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Textile disinfection in laundry processes

Textile disinfection

Although the main purpose of laundry processes is the removal of visible stains and soiling, textile disinfection is particularly important for ensuring that micro-organisms are reduced to hygienically safe levels, as it reduces microbiological contamination present in the fabrics, thus avoiding cross-contamination phenomena that act as routes of transmission and contagion for diseases.

This feature is particularly relevant in the hospital and geriatric sector, in terms of textiles for at-risk groups and those that have a high presence of bodily residue (dead skin, blood, faeces, urine, vomit, etc.) from people who may be infected.

 

Trend for low temperature washing

In recent years, an increase in environmental awareness has led to the development and implementation of low-temperature textile washing programs that optimize energy efficiency. However, lowering the washing temperature means that the antimicrobial efficacy of the process is significantly reduced.

In order to ensure that the laundry process reduces microbiological contamination levels to hygienically safe levels, it is essential to have a broad knowledge of the disinfection mechanisms that are applicable in textile washing processes, allowing for the application of new approaches which are compatible with current energy saving trends, and which are necessary to guarantee the environmental sustainability of the process.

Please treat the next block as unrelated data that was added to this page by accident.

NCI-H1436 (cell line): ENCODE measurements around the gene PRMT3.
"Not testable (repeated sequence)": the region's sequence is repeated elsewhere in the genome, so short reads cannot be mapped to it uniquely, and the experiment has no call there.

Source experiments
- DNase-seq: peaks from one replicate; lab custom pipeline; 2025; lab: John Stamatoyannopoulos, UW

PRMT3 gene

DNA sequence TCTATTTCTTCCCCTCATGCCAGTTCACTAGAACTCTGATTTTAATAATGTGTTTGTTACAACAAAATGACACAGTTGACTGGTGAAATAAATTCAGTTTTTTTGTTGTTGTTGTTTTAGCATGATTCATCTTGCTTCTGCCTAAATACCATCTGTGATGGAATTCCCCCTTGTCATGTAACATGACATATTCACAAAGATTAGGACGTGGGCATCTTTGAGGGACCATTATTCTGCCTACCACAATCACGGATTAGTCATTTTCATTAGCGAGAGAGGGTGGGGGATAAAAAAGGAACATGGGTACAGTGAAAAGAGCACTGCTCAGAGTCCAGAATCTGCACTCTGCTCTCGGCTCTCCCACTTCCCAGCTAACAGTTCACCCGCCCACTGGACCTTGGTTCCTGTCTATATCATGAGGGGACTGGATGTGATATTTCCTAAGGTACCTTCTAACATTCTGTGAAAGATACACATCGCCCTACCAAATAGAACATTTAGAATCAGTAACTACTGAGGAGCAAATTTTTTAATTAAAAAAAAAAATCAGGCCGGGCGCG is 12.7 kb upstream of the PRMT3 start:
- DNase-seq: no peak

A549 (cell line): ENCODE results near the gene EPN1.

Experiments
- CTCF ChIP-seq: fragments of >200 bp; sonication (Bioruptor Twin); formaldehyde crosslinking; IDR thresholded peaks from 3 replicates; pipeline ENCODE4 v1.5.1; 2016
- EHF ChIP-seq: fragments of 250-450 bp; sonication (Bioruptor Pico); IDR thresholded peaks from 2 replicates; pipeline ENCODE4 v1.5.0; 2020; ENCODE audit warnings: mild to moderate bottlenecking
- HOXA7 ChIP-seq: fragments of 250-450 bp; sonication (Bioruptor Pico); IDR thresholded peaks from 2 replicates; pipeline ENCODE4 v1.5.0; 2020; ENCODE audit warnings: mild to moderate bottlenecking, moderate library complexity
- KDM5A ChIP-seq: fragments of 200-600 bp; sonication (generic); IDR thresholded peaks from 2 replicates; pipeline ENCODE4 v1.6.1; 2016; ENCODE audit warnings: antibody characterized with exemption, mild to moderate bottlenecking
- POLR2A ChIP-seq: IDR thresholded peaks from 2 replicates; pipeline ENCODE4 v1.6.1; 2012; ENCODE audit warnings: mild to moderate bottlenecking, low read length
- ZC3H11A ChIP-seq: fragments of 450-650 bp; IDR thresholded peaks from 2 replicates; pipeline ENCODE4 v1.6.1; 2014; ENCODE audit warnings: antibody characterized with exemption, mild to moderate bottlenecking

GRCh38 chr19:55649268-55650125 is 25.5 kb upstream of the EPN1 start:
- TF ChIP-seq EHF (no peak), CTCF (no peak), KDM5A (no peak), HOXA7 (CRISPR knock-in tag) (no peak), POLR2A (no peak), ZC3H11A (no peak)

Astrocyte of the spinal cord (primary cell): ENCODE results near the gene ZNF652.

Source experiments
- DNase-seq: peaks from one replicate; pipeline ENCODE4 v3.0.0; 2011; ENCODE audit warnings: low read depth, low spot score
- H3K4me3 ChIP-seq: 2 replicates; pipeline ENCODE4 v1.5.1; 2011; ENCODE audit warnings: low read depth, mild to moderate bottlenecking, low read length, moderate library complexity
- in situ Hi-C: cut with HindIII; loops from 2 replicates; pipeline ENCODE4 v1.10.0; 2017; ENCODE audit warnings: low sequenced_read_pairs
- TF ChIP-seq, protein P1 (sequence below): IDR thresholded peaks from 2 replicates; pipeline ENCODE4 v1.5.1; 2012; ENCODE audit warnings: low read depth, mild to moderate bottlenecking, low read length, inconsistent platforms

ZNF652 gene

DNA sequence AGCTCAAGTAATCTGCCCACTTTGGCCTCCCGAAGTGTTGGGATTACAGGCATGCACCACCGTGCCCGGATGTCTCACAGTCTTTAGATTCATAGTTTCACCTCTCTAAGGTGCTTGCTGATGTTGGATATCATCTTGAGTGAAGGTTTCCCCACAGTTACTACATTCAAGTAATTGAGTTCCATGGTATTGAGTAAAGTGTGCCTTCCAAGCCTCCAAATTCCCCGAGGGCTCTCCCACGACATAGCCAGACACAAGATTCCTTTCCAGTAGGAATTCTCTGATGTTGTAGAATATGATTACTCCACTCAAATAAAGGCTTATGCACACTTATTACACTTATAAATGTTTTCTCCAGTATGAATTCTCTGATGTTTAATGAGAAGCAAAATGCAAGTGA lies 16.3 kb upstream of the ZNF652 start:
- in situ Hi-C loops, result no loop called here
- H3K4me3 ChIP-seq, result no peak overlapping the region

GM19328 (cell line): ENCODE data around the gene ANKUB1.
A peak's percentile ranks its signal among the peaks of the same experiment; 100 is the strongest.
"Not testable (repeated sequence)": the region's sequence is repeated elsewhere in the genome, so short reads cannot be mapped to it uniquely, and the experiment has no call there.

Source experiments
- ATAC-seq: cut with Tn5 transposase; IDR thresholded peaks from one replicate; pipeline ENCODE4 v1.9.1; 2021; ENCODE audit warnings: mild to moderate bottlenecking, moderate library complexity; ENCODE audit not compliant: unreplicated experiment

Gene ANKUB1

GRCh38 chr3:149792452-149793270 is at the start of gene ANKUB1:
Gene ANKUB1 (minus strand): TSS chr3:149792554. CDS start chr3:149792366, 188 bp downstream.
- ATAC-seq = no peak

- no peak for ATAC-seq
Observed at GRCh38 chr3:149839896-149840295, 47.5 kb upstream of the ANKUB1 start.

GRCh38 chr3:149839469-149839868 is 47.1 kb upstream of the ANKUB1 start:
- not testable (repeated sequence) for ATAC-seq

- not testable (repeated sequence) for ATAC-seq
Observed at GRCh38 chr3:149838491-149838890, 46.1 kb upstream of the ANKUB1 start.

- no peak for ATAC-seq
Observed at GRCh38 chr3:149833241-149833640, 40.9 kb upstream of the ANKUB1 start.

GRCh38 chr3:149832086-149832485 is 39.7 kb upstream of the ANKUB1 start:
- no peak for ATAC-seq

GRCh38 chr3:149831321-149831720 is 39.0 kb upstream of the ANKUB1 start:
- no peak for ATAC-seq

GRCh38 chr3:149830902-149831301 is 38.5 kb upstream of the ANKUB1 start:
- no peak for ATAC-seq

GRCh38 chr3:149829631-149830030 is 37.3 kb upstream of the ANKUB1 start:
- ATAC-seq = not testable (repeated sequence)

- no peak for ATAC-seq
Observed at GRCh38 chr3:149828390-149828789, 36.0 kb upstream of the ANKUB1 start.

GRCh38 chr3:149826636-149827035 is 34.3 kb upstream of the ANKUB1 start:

Laundry processes that have a disinfectant effect

In order to restore contaminated fabric to a hygienic state, preventing it from acting as a source of contagion and transmission of disease, laundry programs should be specially designed for this purpose. It will be possible to achieve a disinfectant effect for a washing process with an appropriate combination of the following three parameters: Temperature, Time and Chemical Action.

Understanding the great importance of textile hygiene, the main international health organisations (the Centers for Disease Control and Prevention (CDC) in the United States, the European Centre for Disease Prevention and Control (ECDC) in Europe and the World Health Organization (WHO) on a global level) have published numerous technical guidelines to define the necessary requirements to guarantee adequate textile disinfection during a washing process. These organizations have agreed that textile disinfection should be carried out through the application of washing programs that include one of the following mechanisms:

  • Thermal Disinfection.
  • Thermochemical Disinfection:
    • In the washing phase.
    • In the independent decontamination phase.

 

Thermal Disinfection

The thermal disinfection or thermodisinfection process allows the contaminant load of fabrics to be reduced through the combination of appropriate Temperature (high) and Time conditions, during one or more of the stages of the washing process.

The conditions that enable thermodisinfection to be achieved have been thoroughly studied and defined by the international health organisations mentioned above, establishing the following:

  • According to the CDC, thermal disinfection can be achieved with a minimum temperature of 71ºC and a minimum time of 25 minutes.